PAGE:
The M4 might be relatively new as far as the moniker is concerned, but as far as the midsize two-door high-performance coupe formerly known as the M3, it’s been royalty ever since it first hit the market back in 1985. It was quite literally everything you wanted in a car, it was fast, handled like a dream, all while proving a certain level of comfort among many other things. It made you want to take the long way everywhere you went just because it was such a fantastic car to drive. With that being said, imagine what it takes for reputable aftermarket tuners to take the “Ultimate Driving Machine” and make it even better. Take a company like Dinan for example, one of their latest models the S2 M4 is a complete monster and depending on how you look at it that can be either a good or bad thing.
Before I break down the difference of perspectives, let’s get a little background on the S2. Most notably, the drastic increase in power. Off the showroom, the nastiest M4 you can buy is the Competition Package which has 444hp and an estimated 420lb-ft of torque coming from a 3.0L twin-turbo inline six-cylinder which is sent only to the rear wheels. There is the M4 CS that has 460hp but it doesn’t appear to be available on the BMW website. Regardless, the Dinan S2 puts them both to shame with a staggering 548hp and 549lb-ft of torque, thanks to a few key upgrades such as the “Dinantronics Performance Tuner Stage 3 kit”. That alone makes a drastic difference, but when combined with a new high flow X-Pipe with a high-performance heat exchanger, carbon fiber cold air intake, and free flow stainless steel exhaust, all of which are Dinan products, you end up with a tire destroying beast.
That mountain of power might be the most eye-catching, but the most important upgrade worth mentioning is the new suspension system. This is a touchy subject and one that most BMW enthusiasts do not take lightly. The handling is 90% of what makes the M cars so special in the first place. Dinan not being one to shy away from a challenge, they installed new sway bars, adjustable camber plates, tension strut kit, rear link kit, and a fully adjustable coil-over suspension system. That’s a lot of M parts to be swapping out which must be a nerve-racking thing to do, even if you’re replacing them with high-quality Dinan pieces.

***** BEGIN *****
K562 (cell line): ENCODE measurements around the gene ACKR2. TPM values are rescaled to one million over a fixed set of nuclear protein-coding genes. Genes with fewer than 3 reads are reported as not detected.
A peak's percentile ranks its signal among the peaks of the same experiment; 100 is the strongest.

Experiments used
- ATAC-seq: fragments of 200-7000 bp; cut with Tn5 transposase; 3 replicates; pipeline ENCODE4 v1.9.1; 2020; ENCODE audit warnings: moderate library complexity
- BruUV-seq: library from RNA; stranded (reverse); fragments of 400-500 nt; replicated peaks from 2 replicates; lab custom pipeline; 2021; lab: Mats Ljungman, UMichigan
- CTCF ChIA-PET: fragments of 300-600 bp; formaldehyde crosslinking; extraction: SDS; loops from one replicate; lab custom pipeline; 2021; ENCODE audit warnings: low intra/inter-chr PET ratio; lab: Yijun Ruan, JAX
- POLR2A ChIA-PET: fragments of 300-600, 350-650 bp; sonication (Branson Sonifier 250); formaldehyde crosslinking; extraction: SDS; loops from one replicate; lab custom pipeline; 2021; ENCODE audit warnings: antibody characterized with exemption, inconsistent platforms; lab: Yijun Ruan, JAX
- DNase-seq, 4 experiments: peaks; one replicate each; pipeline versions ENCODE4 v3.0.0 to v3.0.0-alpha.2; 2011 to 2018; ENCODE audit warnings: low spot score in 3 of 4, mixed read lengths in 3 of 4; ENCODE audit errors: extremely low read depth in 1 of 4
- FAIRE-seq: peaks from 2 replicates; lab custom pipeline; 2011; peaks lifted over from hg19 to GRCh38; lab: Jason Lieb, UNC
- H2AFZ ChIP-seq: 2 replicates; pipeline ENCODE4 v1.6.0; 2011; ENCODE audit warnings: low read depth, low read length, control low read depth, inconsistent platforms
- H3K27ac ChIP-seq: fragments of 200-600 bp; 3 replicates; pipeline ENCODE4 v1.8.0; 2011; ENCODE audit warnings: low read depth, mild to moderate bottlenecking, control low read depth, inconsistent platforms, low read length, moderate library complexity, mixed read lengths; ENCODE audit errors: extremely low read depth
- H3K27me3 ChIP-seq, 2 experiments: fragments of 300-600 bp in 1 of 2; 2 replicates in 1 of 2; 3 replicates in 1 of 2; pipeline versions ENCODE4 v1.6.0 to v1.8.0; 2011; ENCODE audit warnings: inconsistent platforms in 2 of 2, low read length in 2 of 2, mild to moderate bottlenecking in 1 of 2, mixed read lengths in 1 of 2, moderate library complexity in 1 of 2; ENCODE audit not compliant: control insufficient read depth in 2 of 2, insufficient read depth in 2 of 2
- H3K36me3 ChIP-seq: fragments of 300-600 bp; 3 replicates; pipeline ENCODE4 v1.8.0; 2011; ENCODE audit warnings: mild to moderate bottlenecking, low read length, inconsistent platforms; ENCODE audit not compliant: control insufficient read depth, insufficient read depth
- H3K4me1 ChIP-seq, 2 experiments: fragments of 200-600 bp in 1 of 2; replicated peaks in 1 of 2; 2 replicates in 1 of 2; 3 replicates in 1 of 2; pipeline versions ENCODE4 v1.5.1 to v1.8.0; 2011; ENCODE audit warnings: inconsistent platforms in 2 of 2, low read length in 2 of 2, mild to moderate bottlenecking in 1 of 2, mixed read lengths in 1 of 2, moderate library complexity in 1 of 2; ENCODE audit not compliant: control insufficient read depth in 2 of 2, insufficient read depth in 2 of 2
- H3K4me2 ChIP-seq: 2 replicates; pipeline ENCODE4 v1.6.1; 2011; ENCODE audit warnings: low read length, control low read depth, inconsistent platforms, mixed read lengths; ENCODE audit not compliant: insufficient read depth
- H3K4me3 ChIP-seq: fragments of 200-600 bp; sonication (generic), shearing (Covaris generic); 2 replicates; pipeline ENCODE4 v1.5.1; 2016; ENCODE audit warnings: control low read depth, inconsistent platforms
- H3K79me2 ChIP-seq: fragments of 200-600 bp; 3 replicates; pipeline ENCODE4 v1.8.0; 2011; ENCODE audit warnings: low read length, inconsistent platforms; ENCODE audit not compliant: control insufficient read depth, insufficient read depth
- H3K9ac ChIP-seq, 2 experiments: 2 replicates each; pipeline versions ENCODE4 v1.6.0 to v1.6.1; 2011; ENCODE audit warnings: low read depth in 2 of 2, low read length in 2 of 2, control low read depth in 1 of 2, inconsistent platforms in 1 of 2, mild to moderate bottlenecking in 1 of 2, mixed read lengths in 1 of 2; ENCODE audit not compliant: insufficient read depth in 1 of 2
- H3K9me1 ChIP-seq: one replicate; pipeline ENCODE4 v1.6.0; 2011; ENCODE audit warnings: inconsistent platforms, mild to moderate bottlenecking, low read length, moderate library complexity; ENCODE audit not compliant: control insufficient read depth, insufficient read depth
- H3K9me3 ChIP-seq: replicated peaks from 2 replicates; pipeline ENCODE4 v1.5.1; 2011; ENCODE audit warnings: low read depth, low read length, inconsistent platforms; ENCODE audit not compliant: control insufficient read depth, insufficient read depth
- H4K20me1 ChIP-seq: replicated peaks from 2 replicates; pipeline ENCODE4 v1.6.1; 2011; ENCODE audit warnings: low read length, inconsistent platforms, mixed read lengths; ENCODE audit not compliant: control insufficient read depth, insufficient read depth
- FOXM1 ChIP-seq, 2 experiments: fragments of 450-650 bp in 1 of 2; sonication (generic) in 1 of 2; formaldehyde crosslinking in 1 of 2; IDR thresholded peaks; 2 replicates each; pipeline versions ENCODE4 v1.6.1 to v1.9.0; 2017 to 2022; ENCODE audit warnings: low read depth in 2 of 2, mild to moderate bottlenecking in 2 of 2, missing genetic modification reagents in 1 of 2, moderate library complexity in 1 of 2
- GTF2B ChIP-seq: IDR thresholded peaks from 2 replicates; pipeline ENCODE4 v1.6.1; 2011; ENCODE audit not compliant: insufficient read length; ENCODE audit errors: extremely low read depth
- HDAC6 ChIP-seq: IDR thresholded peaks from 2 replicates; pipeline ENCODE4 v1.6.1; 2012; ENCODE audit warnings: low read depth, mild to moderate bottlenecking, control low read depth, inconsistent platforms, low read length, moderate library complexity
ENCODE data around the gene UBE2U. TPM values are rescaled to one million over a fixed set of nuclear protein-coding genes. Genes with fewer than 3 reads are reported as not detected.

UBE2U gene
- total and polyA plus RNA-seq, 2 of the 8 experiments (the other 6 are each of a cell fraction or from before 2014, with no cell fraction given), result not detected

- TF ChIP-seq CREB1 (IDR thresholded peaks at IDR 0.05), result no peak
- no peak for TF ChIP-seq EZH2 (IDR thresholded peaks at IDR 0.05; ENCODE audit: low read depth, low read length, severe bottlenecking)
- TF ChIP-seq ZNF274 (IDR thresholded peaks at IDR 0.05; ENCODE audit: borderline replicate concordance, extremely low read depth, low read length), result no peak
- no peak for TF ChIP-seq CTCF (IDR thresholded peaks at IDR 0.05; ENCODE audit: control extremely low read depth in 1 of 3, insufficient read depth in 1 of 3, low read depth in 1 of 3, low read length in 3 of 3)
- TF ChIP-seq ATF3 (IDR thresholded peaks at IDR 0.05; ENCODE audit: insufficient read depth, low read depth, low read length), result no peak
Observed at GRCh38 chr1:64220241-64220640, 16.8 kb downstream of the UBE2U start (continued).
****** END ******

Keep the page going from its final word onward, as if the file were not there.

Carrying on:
This is where things get a bit tricky. According to most reports, the suspension system on the Dinan is so good that it’s almost too good. If you’re saying to yourself “there’s no such thing as too good when it comes to suspension, especially one made with Dinan and M components,” that tells me that you’re a hardcore BMW enthusiast and this car will be perfect for you. However, for everyone else including your average enthusiasts, the Dinan S2 might actually be too much, too “hardcore.” It’s apparently so stiff that you’re going to feel every pebble on the road and unless you happen to be cruising along a perfectly manicured racetrack you could very well shatter your spine. Granted, there are adjustments on the suspension but even still it’s significantly tighter than the standard M4.
That is great news for the potential owners that are looking to have their car be as fast as possible when at the track or high-speed canyon blasts. But for someone that plans on using it as a daily driver, it might be something you want to seriously consider before purchasing the upgrades. Speaking of cost, surprisingly it’s not going to cost you an arm and a leg to get such a drastic increase of performance. The suspension and engine upgrades will set you back approximately $13,200 if you opt for the carbon fiber splitter and spoiler it’ll be another $2,200. And if you really want to complete the package you can get a set of lightweight forged wheels for “just” $6,500 more.
I went to the BMW website and built the ultimate M4 with the competition package and just about every other option available, and the MSRP as built was $85,039. Even if you add an additional $22,00 for the Dinan S2 upgrades, that still puts you well under the $125,000+ it’ll cost you for the M4 GTS or M4 CS, but yet significantly more powerful and potentially better handling. Hence why it would be the perfect car for someone who wants to get as much as humanly possible out of the car and who won’t hesitate to run it on the ragged edge everywhere it goes. If that’s not you, it might be best to stick with the standard M4. Which for the record, in no way is that a bad thing considering that even the standard M4 is a magnificent machine and one that should be cherished.